Being a lingerie blogger is as fun as it sounds. Not only do I get to obsess over cutesie frilly lacey silky smalls – or in my case larges! But I am also privileged to be friends with some of the most amazing crazy women on the planet! The other day I got to combine those amazing aspects in the shape of an Eveden press event (blog post to come soon) followed by a cheery store visit and fitting challenge with fellow busty buddies Cheryl and Becky. The store we had in mind was Boux Avenue. Marks and Spencers were, as ever, fully booked with poor women who were getting terrible fittings, and Rigby and Peller could barely be bothered to acknowledge us, let alone go to the trouble of fitting us. So Boux it was!
For those who don’t know anything about the brand…you are in a very similar position to me up until a few days ago! Click here to learn a little more about them.
The Boux Avenue that we visited was in Westfields and has replaced the La Senza that closed down. I must admit that when I walked into the store I was in awe. It had a similar layout to La Senza but it felt like there was so much more choice; drawers filled and tables strewn with underwear in every colour and style. It was fairly busy in store and yet myself, Cheryl and Becky were all able to get a changing room and a promise of a fitting straight away, ushered in by a smiling sales assistant. The changing rooms were gorgeous. Soft carpets and the options of three different lighting levels- no garish unflattering glows! All three of us were wearing bras that were not our usual sizes to make the fitting as authentic as possible. Ironically, being a generous cupped firm band creation, my hastily grabbed 38G strapless Deco fit me rather well! However, as we all know, no two bras can and will fit the same. My fitter was very friendly and pleasant and made me feel at ease. When she produced a tape measure I did flinch a little bit, however, I don’t think the use of tape measure is all that bad as long as it is only used as a starting point and not to produce sizes that are set in stone. She asked what size I had on and noted that the fit was pretty good. She then measured my under bust very tightly, telling me to stop sucking in! I started to feel hopeful – snug measuring is a good sign. I was then informed that my under bust measured 87/88cm. She produced a credit card sized card and showed me how that meant I would be a 40 band, sometimes 38. She estimated that I was more likely to be a 40FF than a 38G. Some moments later she returned with armfuls of gorgeous bras. She left as I tried them on and came back to assess the fit and explain to me how bras should fit. I was impressed by what she said and the fact that she told me rather than just fitting me. She explained that the under wire should encase me fully all the way under my armpit, but not dig in. The band should be horizontal and not too tight. I should be completely encased in the cups and that I should be able to comfortably fit two fingers under the shoulder straps. When I played dumb about why I would be a 40FF yet also a 38G she took time to tell and show me how cup and back sizes work, but not as thoroughly as I would have liked – for example she could have explained how the cup size was how much bigger the bust was in proportion to the back, hence why a larger woman with large ish breasts can still only be a D cup or so, and a small woman with large breasts can be an F cup, for example. I guess Bravissimo have spoiled me with their excellent, understanding and knowledgable fitters, but I do believe that, as with cars, bras need to be explained in full. She also told me that the central gore should lie in the centre of my breasts. Playing Devil’s Advocate I pretended I understood her and nodded, pointing to my bra, the central gore sitting in the middle…on top of my boobs! She said that was fine – and I started to get all the more worried! She brought me a lot of bras, always checking that they weren’t too tight and that I understood the fit. But then she was also telling me that in some 40 back bras I should wear the bra on the tightest hook. She didn’t explain the real reason for the three hooks and eyes on a back band – how they are necessary for when the bra gets worn in and feels looser. All the while she remained chatty and helpful which I really liked, despite the gaping holes in her fitting knowledge. I was informed that Boux Avenue made bras that went up to an H cup – then laughingly told how I would never need one of those! All I could think of were the two bras in my handbag – a 34J Freya bra that I had been fitted into hours before, and my 38HH Ewa Michalak bra. Boux Avenue bras do come up pretty snug in the band and I do accept that I was probably a 38 band in a lot of the styles, but the fact that the central gore and underwire sat ON my breast could only mean one thing – the cups were too small. I almost felt like they didn’t have much in the way of 38GG/H bras, hence why I was not given any to try on. That, or my fitter was truly convinced by the fit of the bras she deemed perfect on me.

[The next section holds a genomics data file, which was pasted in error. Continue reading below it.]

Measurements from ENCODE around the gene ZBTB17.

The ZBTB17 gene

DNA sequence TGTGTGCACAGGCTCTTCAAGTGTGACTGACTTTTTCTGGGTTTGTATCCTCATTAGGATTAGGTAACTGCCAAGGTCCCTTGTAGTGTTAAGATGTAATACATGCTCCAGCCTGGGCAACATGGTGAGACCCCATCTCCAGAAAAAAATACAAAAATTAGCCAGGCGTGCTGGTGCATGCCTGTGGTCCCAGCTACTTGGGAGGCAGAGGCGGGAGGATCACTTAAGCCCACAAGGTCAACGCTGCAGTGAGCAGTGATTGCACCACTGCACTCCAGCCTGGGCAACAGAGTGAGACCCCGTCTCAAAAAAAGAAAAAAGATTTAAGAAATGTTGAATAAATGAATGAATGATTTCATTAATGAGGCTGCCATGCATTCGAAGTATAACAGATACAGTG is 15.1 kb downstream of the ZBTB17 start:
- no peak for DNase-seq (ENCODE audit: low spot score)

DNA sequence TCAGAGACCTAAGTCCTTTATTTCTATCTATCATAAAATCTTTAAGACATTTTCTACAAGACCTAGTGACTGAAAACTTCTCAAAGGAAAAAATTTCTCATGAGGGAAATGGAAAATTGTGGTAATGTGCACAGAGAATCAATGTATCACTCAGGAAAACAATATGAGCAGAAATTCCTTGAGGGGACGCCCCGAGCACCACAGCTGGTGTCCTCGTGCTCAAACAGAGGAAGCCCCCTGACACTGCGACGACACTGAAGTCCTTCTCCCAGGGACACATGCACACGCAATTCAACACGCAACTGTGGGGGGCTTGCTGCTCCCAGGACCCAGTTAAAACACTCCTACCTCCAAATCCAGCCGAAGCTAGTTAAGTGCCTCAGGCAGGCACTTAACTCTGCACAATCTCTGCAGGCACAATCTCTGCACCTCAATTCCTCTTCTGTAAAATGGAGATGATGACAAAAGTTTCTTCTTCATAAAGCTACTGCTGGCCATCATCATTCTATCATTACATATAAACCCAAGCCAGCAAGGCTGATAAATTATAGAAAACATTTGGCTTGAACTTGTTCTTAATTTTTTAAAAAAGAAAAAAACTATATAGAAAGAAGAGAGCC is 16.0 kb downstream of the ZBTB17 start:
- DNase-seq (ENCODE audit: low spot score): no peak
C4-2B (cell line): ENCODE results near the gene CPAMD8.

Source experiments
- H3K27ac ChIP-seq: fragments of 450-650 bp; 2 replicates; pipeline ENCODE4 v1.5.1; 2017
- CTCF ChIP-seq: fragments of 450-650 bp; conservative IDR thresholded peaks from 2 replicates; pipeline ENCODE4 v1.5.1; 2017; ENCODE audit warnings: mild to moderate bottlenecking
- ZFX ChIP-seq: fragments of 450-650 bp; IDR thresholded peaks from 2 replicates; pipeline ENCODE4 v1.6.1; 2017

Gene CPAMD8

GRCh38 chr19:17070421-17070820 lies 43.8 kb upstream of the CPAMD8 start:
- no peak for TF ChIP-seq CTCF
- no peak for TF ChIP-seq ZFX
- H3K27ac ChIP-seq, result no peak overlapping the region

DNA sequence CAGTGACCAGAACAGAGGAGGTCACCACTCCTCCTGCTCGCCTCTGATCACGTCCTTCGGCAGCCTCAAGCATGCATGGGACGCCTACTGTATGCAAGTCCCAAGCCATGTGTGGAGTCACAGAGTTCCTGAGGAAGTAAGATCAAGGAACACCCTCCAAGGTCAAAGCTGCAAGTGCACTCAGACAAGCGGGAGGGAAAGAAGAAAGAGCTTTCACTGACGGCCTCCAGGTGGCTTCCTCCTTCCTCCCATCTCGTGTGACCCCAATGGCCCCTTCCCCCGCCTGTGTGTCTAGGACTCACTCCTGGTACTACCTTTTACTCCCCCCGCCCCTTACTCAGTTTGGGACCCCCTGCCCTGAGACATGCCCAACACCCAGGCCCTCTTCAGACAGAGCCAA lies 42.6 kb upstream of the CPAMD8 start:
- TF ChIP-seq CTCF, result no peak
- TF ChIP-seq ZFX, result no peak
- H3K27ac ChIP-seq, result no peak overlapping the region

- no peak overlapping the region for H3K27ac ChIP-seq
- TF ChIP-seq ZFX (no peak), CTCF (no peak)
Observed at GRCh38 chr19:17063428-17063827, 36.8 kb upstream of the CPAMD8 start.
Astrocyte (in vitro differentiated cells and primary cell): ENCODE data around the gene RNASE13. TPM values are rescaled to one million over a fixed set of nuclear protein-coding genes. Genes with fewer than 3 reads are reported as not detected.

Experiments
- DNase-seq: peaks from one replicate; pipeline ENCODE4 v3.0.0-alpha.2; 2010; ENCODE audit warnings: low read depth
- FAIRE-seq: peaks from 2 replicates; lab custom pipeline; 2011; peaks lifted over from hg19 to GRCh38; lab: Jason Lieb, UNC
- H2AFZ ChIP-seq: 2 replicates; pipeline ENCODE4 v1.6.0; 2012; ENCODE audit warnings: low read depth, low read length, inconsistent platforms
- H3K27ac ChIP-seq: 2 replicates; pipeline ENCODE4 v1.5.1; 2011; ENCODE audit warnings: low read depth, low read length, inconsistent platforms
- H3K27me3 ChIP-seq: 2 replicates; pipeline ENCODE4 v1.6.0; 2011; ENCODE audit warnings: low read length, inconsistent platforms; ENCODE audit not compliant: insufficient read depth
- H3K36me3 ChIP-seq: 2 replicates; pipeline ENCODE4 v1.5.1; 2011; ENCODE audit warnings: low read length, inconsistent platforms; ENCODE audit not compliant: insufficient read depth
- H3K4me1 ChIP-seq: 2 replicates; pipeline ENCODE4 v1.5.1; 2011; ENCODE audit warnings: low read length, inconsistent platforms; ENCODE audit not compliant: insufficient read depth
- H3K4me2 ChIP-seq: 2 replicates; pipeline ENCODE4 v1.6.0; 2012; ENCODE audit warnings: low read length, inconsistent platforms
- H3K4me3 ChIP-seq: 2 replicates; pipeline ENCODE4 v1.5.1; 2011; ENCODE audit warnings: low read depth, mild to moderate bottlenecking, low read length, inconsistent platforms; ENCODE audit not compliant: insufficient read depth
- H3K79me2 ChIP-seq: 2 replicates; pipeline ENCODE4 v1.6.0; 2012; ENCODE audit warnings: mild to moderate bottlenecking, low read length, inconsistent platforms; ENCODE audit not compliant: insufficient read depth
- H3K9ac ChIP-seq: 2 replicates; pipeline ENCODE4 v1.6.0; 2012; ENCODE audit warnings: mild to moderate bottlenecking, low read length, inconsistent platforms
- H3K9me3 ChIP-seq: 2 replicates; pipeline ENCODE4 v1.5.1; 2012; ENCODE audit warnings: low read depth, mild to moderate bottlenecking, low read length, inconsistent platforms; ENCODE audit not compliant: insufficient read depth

Boux do make some amazing bras at fantastic prices, if ONLY they fully embraced the sub 34 band women and brushed up on their fitting advice. They have all the tools to be a really wonderful brand with an excellent fitting service, but putting Cheryl and Becky in such disastrous sizes is unforgivable. They are a new ish brand and I hope they do evolve to become a reputable trusted high street store. Unfortunately from what I experienced I have to conclude that they replaced La Senza not only in location, but also in terms of overall poor fitting techniques.